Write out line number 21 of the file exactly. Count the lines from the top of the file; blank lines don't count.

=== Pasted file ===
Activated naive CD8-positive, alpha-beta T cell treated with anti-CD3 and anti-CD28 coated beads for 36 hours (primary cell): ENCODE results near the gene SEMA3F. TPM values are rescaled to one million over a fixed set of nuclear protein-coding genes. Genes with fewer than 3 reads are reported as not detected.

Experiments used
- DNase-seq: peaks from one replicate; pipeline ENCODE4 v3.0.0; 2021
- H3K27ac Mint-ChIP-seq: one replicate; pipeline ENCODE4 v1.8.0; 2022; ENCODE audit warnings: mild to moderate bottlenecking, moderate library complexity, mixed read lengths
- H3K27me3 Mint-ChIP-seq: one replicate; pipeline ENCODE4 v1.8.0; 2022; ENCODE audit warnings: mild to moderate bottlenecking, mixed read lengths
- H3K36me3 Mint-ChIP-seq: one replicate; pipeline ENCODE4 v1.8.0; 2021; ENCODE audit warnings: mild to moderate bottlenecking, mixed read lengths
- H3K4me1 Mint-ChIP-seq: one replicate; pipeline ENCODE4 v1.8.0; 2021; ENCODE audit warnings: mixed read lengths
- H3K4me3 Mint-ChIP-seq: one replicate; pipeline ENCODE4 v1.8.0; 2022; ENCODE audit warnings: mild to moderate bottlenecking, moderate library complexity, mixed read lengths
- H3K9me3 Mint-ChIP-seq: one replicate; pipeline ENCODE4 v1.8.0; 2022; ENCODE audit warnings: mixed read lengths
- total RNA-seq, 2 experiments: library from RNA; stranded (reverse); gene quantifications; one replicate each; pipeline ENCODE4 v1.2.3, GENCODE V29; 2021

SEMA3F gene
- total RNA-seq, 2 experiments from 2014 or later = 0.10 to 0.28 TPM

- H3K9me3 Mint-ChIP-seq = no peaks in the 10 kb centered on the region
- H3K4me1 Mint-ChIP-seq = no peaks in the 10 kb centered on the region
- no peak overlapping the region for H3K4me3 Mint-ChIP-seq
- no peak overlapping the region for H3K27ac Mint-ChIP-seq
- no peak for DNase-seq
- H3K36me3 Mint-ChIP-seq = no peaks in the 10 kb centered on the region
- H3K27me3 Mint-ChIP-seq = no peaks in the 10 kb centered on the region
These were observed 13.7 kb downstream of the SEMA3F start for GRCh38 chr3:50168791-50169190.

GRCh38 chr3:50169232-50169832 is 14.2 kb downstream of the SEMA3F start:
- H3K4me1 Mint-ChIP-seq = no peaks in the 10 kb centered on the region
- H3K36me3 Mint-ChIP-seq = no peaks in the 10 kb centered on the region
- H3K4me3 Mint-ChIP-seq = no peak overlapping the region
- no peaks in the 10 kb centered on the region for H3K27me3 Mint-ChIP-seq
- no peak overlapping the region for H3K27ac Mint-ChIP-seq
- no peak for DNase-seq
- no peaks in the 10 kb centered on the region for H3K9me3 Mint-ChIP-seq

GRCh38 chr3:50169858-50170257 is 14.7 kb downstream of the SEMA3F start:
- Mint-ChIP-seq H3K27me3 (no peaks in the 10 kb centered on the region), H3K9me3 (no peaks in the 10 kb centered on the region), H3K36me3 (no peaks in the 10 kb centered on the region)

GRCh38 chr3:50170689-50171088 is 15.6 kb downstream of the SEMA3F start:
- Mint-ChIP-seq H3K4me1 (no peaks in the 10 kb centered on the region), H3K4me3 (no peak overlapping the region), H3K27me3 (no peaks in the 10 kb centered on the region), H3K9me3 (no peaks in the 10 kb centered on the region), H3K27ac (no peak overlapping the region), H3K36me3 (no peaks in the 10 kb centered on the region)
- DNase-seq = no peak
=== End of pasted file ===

GRCh38 chr3:50169232-50169832 is 14.2 kb downstream of the SEMA3F start: